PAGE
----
Managers want to fulfill their employee’s needs so that they are content with their pay, hours, and level of flexibility. These factors influence employee satisfaction. But how does satisfaction influence employee engagement?
Consider Connie. She is an assembly line employee who is satisfied with her job. Her job means steady employment. She feels satisfied with her pay (at least it’s better than most of the jobs she could find in the area). She starts at 7:00 in the morning and gets off in time to pick up her seven-year-old from school. It meets her needs. However, for Connie, it’s just a job. She can’t say she looks forward to coming to work, and she doesn’t find herself motivated to perform her best.
Job Satisfaction vs. Employee Engagement
An employee can be satisfied with a job without being engaged in the job. Employee engagement is much more than being content with pay and the ability to leave at 3 pm. That contentedness is merely job satisfaction, and though satisfaction is generally enough to retain employees, it’s not enough to ensure productivity. On the other hand, employee engagement does promote increased productivity.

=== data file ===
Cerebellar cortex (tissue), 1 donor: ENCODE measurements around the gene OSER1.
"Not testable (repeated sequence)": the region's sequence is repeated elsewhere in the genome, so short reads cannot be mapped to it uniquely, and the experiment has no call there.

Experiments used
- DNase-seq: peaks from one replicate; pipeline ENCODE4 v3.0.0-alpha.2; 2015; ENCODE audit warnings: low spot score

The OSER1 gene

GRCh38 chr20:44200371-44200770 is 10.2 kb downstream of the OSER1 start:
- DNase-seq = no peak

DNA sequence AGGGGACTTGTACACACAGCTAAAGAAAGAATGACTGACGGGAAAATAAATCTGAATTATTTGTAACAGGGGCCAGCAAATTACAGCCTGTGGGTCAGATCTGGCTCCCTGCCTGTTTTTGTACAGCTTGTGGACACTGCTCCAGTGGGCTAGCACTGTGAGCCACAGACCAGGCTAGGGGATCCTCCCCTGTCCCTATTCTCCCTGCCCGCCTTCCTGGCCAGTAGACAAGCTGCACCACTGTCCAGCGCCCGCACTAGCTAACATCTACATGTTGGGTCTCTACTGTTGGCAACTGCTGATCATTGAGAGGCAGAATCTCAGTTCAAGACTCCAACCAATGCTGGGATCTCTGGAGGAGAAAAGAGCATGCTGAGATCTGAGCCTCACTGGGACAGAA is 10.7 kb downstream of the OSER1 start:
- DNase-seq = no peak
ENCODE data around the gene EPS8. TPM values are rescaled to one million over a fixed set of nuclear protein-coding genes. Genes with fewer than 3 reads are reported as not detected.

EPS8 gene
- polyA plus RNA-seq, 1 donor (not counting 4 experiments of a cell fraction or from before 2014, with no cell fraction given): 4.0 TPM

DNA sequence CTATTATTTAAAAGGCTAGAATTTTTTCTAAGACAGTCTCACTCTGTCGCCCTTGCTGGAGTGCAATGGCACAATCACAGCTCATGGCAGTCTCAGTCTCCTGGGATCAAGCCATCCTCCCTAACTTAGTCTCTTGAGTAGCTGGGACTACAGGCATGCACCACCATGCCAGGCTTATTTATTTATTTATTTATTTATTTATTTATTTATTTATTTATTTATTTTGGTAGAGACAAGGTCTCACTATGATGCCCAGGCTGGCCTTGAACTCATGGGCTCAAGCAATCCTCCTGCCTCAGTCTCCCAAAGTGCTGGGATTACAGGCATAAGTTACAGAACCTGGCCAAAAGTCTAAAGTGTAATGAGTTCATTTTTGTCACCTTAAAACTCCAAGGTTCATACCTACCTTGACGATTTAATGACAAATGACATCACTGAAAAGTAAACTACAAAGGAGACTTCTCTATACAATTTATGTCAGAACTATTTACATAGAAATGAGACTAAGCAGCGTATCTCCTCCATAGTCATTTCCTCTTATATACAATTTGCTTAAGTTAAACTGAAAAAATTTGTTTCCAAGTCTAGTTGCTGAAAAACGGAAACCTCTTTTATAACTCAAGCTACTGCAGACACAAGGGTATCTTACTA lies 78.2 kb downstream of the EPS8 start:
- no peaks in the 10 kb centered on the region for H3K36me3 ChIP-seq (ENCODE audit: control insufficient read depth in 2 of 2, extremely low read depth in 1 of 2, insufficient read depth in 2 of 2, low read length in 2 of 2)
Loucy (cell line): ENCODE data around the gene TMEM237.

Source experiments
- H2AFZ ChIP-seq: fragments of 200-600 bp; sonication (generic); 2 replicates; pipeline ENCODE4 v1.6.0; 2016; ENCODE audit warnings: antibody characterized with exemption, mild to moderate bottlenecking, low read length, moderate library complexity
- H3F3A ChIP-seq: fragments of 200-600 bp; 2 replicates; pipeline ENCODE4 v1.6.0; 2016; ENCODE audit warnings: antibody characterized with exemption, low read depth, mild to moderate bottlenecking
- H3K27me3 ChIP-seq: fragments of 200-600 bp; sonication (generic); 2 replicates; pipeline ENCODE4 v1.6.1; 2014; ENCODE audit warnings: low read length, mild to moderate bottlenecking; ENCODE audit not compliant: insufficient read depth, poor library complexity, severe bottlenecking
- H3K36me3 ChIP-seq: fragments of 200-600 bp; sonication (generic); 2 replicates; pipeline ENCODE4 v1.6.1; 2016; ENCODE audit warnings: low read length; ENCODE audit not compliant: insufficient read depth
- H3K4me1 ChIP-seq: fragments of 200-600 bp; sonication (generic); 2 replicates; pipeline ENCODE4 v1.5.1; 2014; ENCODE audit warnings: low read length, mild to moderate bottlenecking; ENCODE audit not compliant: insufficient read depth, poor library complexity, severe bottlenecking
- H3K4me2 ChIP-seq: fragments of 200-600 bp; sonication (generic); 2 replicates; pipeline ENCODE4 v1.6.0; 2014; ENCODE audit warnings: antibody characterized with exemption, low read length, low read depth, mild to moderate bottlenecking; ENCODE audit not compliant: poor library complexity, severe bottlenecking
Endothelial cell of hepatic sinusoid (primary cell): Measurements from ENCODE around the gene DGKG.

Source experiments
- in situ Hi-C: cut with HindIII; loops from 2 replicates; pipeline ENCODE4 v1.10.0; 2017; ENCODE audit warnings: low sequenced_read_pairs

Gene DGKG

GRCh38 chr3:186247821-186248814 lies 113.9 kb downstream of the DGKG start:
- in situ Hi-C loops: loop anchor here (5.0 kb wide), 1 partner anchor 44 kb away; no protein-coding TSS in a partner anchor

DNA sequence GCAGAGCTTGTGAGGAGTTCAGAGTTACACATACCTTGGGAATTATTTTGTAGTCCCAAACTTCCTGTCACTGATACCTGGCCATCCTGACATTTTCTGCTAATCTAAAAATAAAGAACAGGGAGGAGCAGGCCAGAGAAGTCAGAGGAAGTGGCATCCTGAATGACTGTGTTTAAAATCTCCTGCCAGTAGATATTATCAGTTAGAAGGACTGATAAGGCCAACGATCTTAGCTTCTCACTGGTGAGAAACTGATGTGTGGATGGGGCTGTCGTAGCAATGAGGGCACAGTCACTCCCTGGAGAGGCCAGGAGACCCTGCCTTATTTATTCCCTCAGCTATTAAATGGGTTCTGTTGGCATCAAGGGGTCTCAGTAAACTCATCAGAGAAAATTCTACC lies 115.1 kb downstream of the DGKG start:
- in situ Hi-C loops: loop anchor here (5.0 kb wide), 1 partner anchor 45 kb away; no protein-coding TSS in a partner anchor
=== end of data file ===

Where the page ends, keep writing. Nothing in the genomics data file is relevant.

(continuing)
An engaged employee is an employee who is deeply involved and invested in their work. The factors that drive employee engagement, however, are different than those that drive satisfaction. Engagement factors include Meaning, Autonomy, Growth, Impact, and Connection. Employee satisfaction is the foundation upon which employee engagement can grow and thrive.
Organizations with genuinely engaged employees have higher retention, productivity, customer satisfaction, innovation, and quality. They also require less training time, experience less illness, and have fewer accidents.
Employee satisfaction is the minimum entry fee that needs to be met in order for an employee to be fully engaged.